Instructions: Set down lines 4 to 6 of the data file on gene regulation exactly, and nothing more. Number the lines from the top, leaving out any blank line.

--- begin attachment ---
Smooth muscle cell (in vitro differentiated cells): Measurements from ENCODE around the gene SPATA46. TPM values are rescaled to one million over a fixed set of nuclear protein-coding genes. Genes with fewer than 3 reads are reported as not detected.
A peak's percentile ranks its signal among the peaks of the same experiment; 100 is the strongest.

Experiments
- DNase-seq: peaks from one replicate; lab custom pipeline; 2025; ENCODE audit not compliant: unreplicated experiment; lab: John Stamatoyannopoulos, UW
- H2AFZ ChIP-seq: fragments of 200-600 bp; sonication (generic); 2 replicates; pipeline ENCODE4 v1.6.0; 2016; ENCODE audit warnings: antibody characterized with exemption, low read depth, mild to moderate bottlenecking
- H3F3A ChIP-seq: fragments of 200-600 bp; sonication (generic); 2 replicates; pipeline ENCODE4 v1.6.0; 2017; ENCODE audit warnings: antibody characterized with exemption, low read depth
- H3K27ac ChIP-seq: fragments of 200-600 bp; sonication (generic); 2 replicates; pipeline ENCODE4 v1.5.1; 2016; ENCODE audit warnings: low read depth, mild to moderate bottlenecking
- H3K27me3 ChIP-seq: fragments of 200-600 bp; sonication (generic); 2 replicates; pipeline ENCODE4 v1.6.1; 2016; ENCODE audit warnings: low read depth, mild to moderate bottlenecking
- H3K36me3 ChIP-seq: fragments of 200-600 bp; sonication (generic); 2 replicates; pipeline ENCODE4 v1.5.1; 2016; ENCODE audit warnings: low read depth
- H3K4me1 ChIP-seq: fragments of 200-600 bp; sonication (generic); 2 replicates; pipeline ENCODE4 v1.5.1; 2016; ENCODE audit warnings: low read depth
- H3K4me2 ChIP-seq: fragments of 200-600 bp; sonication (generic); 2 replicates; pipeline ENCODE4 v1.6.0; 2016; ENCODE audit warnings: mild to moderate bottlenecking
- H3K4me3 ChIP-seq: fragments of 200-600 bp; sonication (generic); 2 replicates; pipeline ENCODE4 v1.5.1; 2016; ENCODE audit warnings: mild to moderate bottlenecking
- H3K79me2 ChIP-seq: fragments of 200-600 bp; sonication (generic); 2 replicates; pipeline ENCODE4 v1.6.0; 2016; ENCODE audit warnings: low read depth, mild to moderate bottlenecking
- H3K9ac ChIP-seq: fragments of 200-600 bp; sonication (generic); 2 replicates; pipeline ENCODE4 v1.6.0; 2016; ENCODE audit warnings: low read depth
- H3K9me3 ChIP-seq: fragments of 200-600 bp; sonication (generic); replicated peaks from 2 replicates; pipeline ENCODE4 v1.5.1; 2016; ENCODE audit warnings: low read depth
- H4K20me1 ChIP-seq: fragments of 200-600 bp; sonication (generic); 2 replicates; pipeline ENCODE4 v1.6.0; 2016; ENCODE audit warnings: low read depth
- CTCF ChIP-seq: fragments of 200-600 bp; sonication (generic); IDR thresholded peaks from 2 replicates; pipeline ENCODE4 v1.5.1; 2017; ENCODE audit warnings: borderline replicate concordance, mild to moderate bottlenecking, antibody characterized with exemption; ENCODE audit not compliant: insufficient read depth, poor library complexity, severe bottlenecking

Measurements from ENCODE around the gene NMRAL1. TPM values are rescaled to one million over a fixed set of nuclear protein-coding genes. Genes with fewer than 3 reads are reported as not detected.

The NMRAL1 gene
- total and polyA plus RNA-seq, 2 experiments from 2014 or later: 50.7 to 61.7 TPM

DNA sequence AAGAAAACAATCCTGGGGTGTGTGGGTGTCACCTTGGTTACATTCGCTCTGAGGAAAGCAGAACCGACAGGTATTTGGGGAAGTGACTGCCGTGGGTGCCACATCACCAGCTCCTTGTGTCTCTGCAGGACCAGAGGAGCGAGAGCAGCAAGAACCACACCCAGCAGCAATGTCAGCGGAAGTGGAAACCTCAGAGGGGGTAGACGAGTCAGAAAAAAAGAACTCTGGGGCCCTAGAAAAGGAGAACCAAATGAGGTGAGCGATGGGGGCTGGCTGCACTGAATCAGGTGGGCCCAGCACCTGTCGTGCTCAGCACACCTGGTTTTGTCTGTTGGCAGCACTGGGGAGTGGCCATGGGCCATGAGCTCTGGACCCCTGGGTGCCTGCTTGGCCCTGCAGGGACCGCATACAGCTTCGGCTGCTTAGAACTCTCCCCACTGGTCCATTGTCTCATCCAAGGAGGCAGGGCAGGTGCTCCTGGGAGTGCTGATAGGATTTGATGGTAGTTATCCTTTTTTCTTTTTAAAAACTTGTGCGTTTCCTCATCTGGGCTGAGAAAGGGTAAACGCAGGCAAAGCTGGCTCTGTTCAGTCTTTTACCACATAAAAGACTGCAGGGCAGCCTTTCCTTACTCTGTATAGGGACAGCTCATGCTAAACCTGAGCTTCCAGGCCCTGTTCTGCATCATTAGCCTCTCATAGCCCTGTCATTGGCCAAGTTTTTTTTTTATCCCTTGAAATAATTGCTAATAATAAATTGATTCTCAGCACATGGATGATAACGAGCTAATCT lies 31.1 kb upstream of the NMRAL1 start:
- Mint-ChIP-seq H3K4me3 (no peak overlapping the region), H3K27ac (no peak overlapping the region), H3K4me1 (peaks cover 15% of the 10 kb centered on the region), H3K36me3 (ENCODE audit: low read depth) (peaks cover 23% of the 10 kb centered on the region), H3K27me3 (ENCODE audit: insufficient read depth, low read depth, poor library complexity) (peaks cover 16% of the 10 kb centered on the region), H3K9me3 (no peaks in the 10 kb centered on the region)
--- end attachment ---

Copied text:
- DNase-seq: peaks from one replicate; lab custom pipeline; 2025; ENCODE audit not compliant: unreplicated experiment; lab: John Stamatoyannopoulos, UW
- H2AFZ ChIP-seq: fragments of 200-600 bp; sonication (generic); 2 replicates; pipeline ENCODE4 v1.6.0; 2016; ENCODE audit warnings: antibody characterized with exemption, low read depth, mild to moderate bottlenecking
- H3F3A ChIP-seq: fragments of 200-600 bp; sonication (generic); 2 replicates; pipeline ENCODE4 v1.6.0; 2017; ENCODE audit warnings: antibody characterized with exemption, low read depth